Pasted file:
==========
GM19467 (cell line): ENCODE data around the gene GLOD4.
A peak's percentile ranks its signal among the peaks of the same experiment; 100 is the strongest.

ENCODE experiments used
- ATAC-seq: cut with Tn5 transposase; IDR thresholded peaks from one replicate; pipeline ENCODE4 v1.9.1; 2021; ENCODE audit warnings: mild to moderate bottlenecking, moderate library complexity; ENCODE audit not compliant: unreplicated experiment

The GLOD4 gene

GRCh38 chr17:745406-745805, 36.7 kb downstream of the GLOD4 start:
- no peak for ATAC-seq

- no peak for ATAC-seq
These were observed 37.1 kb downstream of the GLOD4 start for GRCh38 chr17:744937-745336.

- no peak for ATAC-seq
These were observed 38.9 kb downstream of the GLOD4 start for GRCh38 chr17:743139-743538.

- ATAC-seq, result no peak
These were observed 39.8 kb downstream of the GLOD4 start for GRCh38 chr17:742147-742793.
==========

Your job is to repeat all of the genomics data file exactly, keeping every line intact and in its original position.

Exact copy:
GM19467 (cell line): ENCODE data around the gene GLOD4.
A peak's percentile ranks its signal among the peaks of the same experiment; 100 is the strongest.

ENCODE experiments used
- ATAC-seq: cut with Tn5 transposase; IDR thresholded peaks from one replicate; pipeline ENCODE4 v1.9.1; 2021; ENCODE audit warnings: mild to moderate bottlenecking, moderate library complexity; ENCODE audit not compliant: unreplicated experiment

The GLOD4 gene

GRCh38 chr17:745406-745805, 36.7 kb downstream of the GLOD4 start:
- no peak for ATAC-seq

- no peak for ATAC-seq
These were observed 37.1 kb downstream of the GLOD4 start for GRCh38 chr17:744937-745336.

- no peak for ATAC-seq
These were observed 38.9 kb downstream of the GLOD4 start for GRCh38 chr17:743139-743538.

- ATAC-seq, result no peak
These were observed 39.8 kb downstream of the GLOD4 start for GRCh38 chr17:742147-742793.